Last week I presented to the WHO Guidelines Development Group. It was targeted towards infectious disease epidemiologists, but many folks have asked me to share the presentation.

So, here's a video discussion. Read the thread below to see each slide. 1/
The evidence that WHO relies on for its mask guidelines has many problems. For instance, the meta-analysis they sponsored only has 3 non-healthcare studies, 1 of which is wrongly categorized, and one of which is under-powered. None studied COVID-19.
The review had three studies of SARS-CoV-2 in healthcare, but largely ignored them, by using inappropriate statistical techniques. (See the tiny weights in the right-most column.)
There has been a study of mask wearing in households for reducing COVID-19 transmission, which showed around 80% reduction in transmission.
Classic epidemiological studies can never really tell us if masks reduce community transmission, because if I (for instance) wear a mask, how do you know which people I contact avoided getting sick because of me?

So we have to broaden our evidence base.
We put together a multi-disciplinary team to examine a broad evidence base.
Our review of the evidence for masks, from 155 references, is the most viewed paper ever on . It is now being reviewed at PNAS.
>80% of the world now lives in regions that require masks, plus most of the US. These means there are many natural experiments we can analyze.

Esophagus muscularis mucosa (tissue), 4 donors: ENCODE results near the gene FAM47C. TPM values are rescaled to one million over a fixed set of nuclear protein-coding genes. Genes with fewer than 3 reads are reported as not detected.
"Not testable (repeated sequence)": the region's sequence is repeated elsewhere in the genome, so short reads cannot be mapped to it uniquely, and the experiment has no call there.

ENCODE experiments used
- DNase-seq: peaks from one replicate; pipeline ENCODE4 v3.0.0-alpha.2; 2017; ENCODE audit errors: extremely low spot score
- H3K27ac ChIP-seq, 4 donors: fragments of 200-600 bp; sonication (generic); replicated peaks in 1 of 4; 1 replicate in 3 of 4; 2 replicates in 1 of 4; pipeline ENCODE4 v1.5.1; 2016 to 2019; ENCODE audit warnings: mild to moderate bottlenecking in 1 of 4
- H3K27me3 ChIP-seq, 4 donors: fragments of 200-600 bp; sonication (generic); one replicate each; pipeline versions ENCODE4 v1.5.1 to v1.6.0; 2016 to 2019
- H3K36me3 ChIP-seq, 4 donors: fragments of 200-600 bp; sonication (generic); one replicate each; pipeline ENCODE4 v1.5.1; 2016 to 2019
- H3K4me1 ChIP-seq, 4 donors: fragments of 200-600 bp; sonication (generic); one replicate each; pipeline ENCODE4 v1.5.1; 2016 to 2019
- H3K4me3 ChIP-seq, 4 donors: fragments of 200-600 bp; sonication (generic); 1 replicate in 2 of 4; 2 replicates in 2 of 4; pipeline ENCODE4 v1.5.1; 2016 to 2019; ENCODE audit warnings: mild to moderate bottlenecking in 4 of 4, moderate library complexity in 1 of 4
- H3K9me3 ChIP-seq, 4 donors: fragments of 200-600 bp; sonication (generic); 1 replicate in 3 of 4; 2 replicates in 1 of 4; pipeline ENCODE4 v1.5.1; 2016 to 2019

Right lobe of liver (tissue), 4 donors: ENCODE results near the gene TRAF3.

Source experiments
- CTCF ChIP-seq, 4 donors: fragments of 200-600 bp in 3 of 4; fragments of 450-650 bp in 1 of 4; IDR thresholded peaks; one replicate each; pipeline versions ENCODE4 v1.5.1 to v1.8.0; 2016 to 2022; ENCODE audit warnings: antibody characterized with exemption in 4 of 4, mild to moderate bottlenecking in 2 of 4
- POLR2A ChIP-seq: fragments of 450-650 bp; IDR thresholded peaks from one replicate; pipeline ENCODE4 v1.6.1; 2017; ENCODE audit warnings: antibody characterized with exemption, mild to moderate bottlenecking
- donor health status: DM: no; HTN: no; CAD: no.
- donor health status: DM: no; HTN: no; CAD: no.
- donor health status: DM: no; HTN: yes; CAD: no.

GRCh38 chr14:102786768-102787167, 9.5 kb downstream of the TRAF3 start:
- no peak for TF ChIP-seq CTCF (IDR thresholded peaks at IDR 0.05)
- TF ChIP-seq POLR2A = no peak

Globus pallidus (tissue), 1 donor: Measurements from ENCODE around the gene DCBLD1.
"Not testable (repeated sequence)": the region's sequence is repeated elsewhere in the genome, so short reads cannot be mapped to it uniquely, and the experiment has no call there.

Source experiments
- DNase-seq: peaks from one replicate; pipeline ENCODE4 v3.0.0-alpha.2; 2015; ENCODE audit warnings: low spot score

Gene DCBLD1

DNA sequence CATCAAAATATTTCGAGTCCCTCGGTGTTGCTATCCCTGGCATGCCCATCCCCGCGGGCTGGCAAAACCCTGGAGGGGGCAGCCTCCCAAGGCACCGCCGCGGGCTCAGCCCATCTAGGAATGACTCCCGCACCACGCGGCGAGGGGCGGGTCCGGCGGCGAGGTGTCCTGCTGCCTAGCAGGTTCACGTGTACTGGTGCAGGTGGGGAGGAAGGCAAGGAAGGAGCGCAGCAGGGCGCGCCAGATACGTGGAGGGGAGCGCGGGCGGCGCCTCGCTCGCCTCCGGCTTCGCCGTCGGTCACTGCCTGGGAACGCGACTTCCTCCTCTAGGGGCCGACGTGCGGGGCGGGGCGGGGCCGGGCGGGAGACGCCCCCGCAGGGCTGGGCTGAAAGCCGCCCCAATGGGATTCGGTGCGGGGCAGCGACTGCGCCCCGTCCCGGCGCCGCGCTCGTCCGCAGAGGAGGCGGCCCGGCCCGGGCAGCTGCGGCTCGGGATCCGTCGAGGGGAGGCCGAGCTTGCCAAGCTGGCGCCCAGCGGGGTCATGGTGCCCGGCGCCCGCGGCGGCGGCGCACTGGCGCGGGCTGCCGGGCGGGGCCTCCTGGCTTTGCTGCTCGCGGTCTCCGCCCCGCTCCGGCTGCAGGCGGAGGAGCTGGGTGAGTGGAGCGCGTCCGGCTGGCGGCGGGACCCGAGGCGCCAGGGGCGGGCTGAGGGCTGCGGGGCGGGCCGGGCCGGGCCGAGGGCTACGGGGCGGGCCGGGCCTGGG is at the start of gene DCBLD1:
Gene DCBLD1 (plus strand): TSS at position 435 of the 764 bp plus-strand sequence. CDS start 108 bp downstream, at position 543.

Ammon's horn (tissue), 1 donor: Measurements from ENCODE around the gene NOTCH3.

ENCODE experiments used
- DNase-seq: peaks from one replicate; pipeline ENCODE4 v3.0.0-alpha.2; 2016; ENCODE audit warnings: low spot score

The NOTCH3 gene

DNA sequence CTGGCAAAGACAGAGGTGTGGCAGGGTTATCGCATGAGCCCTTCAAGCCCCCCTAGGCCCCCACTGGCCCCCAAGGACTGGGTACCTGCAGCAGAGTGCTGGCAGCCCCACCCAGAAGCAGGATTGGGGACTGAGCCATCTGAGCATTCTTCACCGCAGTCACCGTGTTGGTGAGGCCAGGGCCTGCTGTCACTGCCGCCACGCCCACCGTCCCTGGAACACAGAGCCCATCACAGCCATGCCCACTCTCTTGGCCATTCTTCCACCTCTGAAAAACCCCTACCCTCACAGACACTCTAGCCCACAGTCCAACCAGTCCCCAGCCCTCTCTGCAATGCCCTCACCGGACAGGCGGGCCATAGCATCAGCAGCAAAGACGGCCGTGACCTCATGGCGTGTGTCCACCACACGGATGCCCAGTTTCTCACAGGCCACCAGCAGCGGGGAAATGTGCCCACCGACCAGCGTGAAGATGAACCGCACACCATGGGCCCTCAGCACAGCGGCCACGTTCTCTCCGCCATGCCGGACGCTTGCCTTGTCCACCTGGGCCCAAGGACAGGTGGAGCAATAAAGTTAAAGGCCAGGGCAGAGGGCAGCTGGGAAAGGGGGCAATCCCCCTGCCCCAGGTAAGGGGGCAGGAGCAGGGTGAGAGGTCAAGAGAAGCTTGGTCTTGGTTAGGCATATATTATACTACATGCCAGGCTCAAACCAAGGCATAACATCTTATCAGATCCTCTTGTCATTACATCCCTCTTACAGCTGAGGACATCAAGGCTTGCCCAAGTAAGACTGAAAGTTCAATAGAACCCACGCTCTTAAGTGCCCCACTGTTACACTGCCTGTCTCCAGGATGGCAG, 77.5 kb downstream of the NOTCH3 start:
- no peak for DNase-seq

Sometime epidemiologists assume that's not useful, due to the "ecological fallacy", but there's decades of research on good approaches
Leffler ( @ChrisLefflerMD) et al looked at nearly 200 countries, adjusted for dozens of confounders. Mask use was associated in a 5-10x decrease in transmission rate.
Lyu and Wehby observed the effect of mask mandates across US states
We also have great lab evidence, including videos and images directly showing a simple piece of kitchen paper towel blocking nearly all speech droplets, which are believed to be responsible for a lot of transmission
Since people with symptoms stay home (hopefully!), we focus on speech droplets
It is easier to block particles on the way out ("source control"), than on the way in ("PPE")
Even if breathing does cause infection, cloth masks may be the best at blocking breath droplets too
The droplet cloud stays airborne for many minutes after speaking
Fluid dynamics analysis supports the finding that cloth masks decrease the radius of the droplet cloud
The impact of droplet cloud radius depends on construction
Masks can improve the effectiveness of distancing, both due to the smaller droplet cloud, and though social signaling
Masks should be used at schools for children >5 (at least)
WHO’s June advice includes a number of inappropriate “likely harms”
WHO’s advice uses worst case *PPE* assumptions, not *source control*
Even for PPE, WHO's table is missing the highest quality materials, such as these:
WHO's guidelines also fail to discuss the most effective DIY mask designs
We are only now rediscovering the designs developed a hundred years ago
For references to the papers, and more details, please see the full video.
Huge thanks too all my great co-authors, @arimoin, @larrychu, @zeynep, @lexfridman, @austinvhuang, @hernandez_danny, @arnedelft, @HeleneMarivdW, @AmyPricePhD, @reshamas, Z. Li, C. Ramirez, L. Tang, V. Zdimal, C. Bax, G. Watson & V. Tang.
& to @VincentRK @trishgreenhalgh & more!
You can follow @jeremyphoward.
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